The drawings and description disclose what is now considered to be preferred forms of the invention by way of illustration only, while the broad principle of the invention will be defined by the appended claims.
What I claim is:
l. The method of forming a hard, continuous, monolithic structure from fusible natural earth which comprises placing the earth in permanent position, forming it into the desired final contour, then applying sufficient heat to the posi tioned earth material to fuse the same.
2. The method of forming a permanent construction from fusible natural earth material which comprises the positioning of natural earth material in its intended permanent place, then applying the heat to the upper and under sides of the undisturbed, positioned earth to fuse the same into a hardened rigid permanent structure.
3. The method of producing a hard rigid continuous structure from fusible earth material in its natural state which comprises applying heat to both sides of the material at sufficiently high temperature to cause the entire body of said material to completely fuse into a monolithic structure.
4. The method of forming a rigid surfaced, monolithic trafficway from fusible natural earth material which method comprises locating the material in its final location forming the material into the desired contour, applying heat to both the upper and undersides of the material as so formed and located to cause the same to fuse throughout then gradually cooling the fused material.
5. Apparatus of the character described comprising an artificial movable form for contain- 7 ing fusible earth material, means for moving said form, an oven arranged adjacent the surface of the formed material and movable with the form and means forgenerating heat within the oven at a sufliciently high temperature to cause the material to fuse.
6. Apparatus of the character described comprising an artificial movable form for containing fusible earth material, means for moving the form, ovens arranged adjacent surfaces of the formed material and movable with the'form and means for generating heat within the oven at a sufficiently high temperature to cause said Inaterial to fuse into a permanent rigid structure.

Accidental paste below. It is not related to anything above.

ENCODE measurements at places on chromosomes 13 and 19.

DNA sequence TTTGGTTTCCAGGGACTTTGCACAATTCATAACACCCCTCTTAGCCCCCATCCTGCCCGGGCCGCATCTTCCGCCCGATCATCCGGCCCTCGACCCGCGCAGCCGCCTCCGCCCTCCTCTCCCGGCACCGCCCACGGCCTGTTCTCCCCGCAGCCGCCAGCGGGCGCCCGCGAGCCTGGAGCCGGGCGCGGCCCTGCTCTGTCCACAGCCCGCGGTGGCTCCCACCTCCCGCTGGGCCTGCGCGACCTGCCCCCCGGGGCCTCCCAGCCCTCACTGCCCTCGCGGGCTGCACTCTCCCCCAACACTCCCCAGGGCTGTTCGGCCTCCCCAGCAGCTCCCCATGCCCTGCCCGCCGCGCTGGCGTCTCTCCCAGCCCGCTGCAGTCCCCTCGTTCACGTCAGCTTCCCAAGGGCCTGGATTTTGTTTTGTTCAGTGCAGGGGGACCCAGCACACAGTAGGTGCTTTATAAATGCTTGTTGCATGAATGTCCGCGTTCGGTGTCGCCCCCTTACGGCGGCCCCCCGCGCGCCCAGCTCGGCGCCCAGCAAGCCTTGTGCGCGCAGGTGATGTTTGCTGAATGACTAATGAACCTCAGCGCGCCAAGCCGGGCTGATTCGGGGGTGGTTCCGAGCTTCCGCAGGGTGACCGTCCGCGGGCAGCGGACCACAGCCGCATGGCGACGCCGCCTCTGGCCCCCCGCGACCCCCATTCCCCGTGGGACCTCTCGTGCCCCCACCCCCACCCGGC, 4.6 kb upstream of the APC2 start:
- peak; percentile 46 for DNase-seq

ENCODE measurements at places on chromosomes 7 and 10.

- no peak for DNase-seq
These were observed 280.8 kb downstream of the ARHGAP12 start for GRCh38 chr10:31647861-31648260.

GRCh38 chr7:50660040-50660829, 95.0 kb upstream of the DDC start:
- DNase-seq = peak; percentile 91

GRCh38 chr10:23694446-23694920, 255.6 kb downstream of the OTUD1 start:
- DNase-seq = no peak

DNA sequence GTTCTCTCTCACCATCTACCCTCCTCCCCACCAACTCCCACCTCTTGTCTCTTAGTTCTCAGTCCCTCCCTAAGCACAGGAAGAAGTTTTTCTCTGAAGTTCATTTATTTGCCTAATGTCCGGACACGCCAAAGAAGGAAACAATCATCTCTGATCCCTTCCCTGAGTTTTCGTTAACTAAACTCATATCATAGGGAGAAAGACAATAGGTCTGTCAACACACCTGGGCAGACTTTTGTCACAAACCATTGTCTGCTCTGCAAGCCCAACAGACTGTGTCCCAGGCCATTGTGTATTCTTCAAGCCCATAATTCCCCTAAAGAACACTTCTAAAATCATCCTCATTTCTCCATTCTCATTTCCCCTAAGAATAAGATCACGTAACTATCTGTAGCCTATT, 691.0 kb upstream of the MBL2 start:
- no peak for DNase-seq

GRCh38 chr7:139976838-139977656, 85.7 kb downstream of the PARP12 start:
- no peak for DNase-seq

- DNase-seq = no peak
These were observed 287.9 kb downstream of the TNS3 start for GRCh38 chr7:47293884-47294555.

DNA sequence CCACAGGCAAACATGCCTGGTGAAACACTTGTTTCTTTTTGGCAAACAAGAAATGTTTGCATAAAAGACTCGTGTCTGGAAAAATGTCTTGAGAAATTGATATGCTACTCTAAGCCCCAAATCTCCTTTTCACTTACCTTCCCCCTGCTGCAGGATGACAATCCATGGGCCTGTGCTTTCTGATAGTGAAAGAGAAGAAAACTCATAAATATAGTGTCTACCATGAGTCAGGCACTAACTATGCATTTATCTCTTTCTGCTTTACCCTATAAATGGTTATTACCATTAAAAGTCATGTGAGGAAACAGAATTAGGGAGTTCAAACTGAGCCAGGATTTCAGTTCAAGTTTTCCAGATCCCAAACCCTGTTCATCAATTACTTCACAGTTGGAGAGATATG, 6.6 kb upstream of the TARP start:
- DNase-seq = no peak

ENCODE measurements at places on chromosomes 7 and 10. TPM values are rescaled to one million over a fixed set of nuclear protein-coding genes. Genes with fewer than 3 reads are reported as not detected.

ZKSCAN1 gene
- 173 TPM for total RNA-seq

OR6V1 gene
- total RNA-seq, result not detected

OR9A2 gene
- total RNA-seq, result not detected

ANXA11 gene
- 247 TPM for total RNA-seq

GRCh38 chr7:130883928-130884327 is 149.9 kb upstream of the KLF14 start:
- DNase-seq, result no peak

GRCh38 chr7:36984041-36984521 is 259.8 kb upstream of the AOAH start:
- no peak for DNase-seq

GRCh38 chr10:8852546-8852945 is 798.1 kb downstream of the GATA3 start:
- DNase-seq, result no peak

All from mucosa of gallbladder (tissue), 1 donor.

7. The method of forming a permanent, rigid, construction from fusible earth which comprises progressively locating and shaping the material in the desired permanent contour maintaining the material undisturbed and while the same is in undisturbed state progressively. applying heat to said material as so formed to completely fuse the same in place into a complete permanent and rigid structure.
8. The method of forming a rigid surfaced trafiicway from fusible natural earth material which method comprises locating the material in its final location, forming the material into the desired contour, providing transverse passageways through the material, maintaining said material with said contour undisturbed applying heat to the upper surface of the material as well as through said passageways to cause the material above the passageways to fuse throughout into a monolithic trafficway, filling said passageways with earth material and gradually cooling I the fused material.
9. The method of forming a rigid surfaced trafficway from fusible, natural earth material, which method comprises locating the material in its final location, forming the material into the desired contour, providing transverse passageways through the tralficway as so formed and underneath the upper surface of the trafficway, applying heat to the upper surface of the material as well as through said passageways to cause the material above the passageways to fuse throughout into" a monolithic trafiicway.
LEE ROY ASHMORE.